New York Restaurants Get Served

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While many of us are scrambling to spend money on the people we love, attend fabulous holiday soirees, or get the heck out of town, new legislation from the New York State Department of Labor has created another kind of chaos. A long-awaited clarification on wages, tips, and the rules governing such things came down the pike, and come January 1st, all restaurants, clubs, bars, and hotels must be in compliance.

A concerted effort by the New York State Restaurant Association and those who lobby for owners and operators managed to push the compliance date to March 1st, although pay increases will be retroactive to New Year’s Day. With all that’s going on, it would have been impossible for the industry to change their payroll system and educate their teams about the new rules. I will go into this in depth at a future date. I, too, have things to take care of.

I have been a long-time supporter of the NYRA – until recently. I was against their vehement opposition to the paid sick leave bill, which was defeated. I thought restaurant workers, like accountants and secretaries and people from every walk of life, deserved 5 or 7 days a year of paid sick leave. They screamed disaster and got the bill killed. I also opposed them on the letter grade system. Again, they said their world would collapse. I felt the public had a right to know who was keeping things clean and who was not. The letter grade system is here. It works, and places are trying harder to comply with health code issues. NYRA were very wrong, and I believe on the wage issues they are wrong again. Here is my brief chat with Paul Seres, who is President over at the New York Nightlife Association.

Isn’t a decent wage a good thing? How do I, as an observer, see no paid sick leave and opposition to an increased wage as anything but anti-labor? Our margins are thin as it is, and any changes tend to bring about a shock. I think the wage order for the most part is good, as we did get a lot of things we asked for. I think the objection from the industry is how the NY State Department of Labor announced the increase and when it would be taking effect. They made the announcement last week at the busiest time of the year for most establishments, and said that effective January 1, 2011, we had to change all of our payroll, which seemed a bit obtuse. There is no legislation being proposed as the NY State Department of Labor makes these types of decisions on their own. However, there have been public hearings with the wage board that allowed people in the industry to be heard, on both side of the arguments. Additionally, most tipped employees are getting very little on their paychecks as it is, once you take out taxes, workmen’s comp, etc. They earn their living through gratuities and hopefully overtime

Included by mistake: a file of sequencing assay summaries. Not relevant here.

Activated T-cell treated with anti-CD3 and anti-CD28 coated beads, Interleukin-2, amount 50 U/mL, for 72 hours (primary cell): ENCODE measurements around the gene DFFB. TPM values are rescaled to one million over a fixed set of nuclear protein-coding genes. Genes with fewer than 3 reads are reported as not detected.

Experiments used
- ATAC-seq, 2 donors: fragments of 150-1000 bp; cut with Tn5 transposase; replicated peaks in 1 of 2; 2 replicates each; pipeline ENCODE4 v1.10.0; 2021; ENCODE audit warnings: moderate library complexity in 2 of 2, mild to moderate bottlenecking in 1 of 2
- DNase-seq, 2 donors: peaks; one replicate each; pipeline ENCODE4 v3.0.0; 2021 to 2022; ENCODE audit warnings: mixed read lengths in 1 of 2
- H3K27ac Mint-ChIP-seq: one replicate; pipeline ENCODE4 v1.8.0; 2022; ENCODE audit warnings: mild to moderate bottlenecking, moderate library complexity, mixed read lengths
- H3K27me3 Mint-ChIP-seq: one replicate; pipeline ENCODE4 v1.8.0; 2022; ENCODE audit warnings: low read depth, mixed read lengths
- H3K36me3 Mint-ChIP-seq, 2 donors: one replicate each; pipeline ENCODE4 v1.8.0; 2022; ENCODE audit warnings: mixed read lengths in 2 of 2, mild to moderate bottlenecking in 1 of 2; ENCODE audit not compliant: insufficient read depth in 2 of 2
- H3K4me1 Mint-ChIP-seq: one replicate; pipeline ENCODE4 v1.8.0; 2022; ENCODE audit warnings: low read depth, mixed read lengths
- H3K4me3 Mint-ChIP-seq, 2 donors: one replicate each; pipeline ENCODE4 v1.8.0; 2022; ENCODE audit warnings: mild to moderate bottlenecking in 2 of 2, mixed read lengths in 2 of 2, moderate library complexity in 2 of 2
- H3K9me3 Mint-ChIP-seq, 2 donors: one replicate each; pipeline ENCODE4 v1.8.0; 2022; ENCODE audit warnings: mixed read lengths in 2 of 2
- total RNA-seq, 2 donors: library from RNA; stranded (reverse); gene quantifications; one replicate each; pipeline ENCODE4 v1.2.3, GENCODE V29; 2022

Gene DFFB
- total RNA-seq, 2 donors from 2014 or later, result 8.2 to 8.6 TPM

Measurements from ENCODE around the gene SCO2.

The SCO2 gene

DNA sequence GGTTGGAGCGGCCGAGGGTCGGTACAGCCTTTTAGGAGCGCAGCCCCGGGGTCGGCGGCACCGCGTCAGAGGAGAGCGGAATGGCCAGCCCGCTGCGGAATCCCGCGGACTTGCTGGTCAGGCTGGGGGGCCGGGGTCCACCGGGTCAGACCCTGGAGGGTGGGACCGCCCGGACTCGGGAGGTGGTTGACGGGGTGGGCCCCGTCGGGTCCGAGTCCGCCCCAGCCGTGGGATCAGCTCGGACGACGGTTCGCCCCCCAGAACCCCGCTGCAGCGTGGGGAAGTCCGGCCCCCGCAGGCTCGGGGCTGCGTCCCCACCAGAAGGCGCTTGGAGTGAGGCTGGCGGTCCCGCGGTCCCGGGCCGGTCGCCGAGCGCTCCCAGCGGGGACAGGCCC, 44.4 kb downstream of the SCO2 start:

What will be the impact on restaurants? Will some close? I think overall, the impact on the restaurants themselves will be very little, maybe an increase in prices on the menu, but overall I think we will come through this okay. I think the problem is the timing of the announcement and the date of implementation. As I’m sure you are aware, there are a few lawsuits out there against establishments for labor issues, and I can see them adding this on top of everything else if this was implemented by the deadline. The NYS Dept. of Labor did announce there would be a grace period for implementation, but only after we brought this to their attention.

The NYRA has been chicken littling all year: paid sick leave, letter grades, and now this. Is the sky really going to fall and who is the enemy proposing this legislation? Paul answered off the record. I will say that without the tireless and often unnoticed efforts by him and Robert Bookman and a handful of others, the ability to operate a joint in this town would be severely hampered. Although I disagree with them sometimes, I believe we would be hurting if they didn’t do their bit.